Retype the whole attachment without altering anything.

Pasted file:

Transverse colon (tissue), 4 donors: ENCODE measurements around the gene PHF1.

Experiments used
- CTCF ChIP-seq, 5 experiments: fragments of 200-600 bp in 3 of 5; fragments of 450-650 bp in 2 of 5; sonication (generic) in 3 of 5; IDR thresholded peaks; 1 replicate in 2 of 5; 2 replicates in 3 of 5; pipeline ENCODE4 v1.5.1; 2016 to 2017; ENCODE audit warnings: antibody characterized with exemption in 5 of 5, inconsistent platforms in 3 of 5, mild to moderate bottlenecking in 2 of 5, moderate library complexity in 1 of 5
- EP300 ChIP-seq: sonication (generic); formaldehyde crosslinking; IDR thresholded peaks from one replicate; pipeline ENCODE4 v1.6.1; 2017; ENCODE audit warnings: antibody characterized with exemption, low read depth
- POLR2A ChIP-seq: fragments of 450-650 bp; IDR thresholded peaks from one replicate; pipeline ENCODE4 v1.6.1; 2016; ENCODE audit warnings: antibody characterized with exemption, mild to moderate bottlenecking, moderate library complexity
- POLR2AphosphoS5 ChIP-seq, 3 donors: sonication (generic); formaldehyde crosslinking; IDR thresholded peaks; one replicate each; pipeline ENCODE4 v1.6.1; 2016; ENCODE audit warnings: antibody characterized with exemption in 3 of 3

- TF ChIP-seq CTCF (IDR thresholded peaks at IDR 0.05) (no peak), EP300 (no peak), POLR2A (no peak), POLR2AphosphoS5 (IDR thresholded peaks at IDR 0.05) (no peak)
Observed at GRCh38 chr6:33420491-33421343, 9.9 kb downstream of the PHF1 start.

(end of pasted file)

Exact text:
Transverse colon (tissue), 4 donors: ENCODE measurements around the gene PHF1.

Experiments used
- CTCF ChIP-seq, 5 experiments: fragments of 200-600 bp in 3 of 5; fragments of 450-650 bp in 2 of 5; sonication (generic) in 3 of 5; IDR thresholded peaks; 1 replicate in 2 of 5; 2 replicates in 3 of 5; pipeline ENCODE4 v1.5.1; 2016 to 2017; ENCODE audit warnings: antibody characterized with exemption in 5 of 5, inconsistent platforms in 3 of 5, mild to moderate bottlenecking in 2 of 5, moderate library complexity in 1 of 5
- EP300 ChIP-seq: sonication (generic); formaldehyde crosslinking; IDR thresholded peaks from one replicate; pipeline ENCODE4 v1.6.1; 2017; ENCODE audit warnings: antibody characterized with exemption, low read depth
- POLR2A ChIP-seq: fragments of 450-650 bp; IDR thresholded peaks from one replicate; pipeline ENCODE4 v1.6.1; 2016; ENCODE audit warnings: antibody characterized with exemption, mild to moderate bottlenecking, moderate library complexity
- POLR2AphosphoS5 ChIP-seq, 3 donors: sonication (generic); formaldehyde crosslinking; IDR thresholded peaks; one replicate each; pipeline ENCODE4 v1.6.1; 2016; ENCODE audit warnings: antibody characterized with exemption in 3 of 3

- TF ChIP-seq CTCF (IDR thresholded peaks at IDR 0.05) (no peak), EP300 (no peak), POLR2A (no peak), POLR2AphosphoS5 (IDR thresholded peaks at IDR 0.05) (no peak)
Observed at GRCh38 chr6:33420491-33421343, 9.9 kb downstream of the PHF1 start.